The Oregon State Board of Education has passed a temporary rule called “All Students Belong” which bans hate symbols, explicitly including the Confederate flag, the swastika, and the noose.
Communications Director for the Oregon Department of Education Marc Siegel said, “The board’s adoption today of the All Students Belong (agenda item 4.B) OAR (Oregon administrative rule) is an important step.” He added, “This temporary rule focuses on the health and safety of our students and educators by creating a safer and more inclusive school climate.”
Colt Gill, Director of the Oregon Department of Education, issued a statement reading in part, “The noose, Confederate flag and swastika are being used to bully and harm students and staff, and this is particularly true for students of color. Students must feel like they are safe and belong in their own schools if they are to learn, work and grow to their fullest potential.”
The rule observes that state law already prohibits “discrimination in any public elementary, secondary or community college education program or service,” acknowledging that these symbols create “an atmosphere of fear and intimidation.”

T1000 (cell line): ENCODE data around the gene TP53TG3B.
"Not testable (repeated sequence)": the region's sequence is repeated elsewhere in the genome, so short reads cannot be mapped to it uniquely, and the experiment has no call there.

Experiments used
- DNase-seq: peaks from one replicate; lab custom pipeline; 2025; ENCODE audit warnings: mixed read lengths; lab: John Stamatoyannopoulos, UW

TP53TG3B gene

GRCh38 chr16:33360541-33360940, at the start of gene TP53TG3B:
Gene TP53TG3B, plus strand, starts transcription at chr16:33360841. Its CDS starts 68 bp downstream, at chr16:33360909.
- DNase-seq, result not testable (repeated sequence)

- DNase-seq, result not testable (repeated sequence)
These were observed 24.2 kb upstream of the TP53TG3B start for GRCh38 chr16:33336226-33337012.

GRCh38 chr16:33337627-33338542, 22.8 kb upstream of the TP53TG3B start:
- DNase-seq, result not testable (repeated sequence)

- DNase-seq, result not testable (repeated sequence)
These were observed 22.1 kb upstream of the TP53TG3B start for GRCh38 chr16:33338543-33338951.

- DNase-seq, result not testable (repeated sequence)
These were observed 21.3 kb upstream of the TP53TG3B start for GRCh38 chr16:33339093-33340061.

The rule took effect immediately, and requires school districts to be in compliance by the Jan. 1, 2021.
Rep. Cheri Helt (R-Bend), a member of the state Board of Education, released a statement in support of the rule, which reads in part, “The Confederate flag is a symbol of treason, racism and white supremacy. It has no place in Oregon.” Helt said she would introduce a hate-symbol bill in the 2021 session to outlaw hate symbols. Rep. Caddy McKeown (D-Coos Bay) and Rep. David Brock Smith (R-Port Orford) signed on as well.
Gov. Kate Brown said on Twitter, “Every student deserves to feel safe and welcome in Oregon schools. This summer, I heard from students about how symbols of white supremacy are being used for bullying. I urged the Board of Education to put a stop to it, and I’m pleased that they have taken this action.”
John M. Burt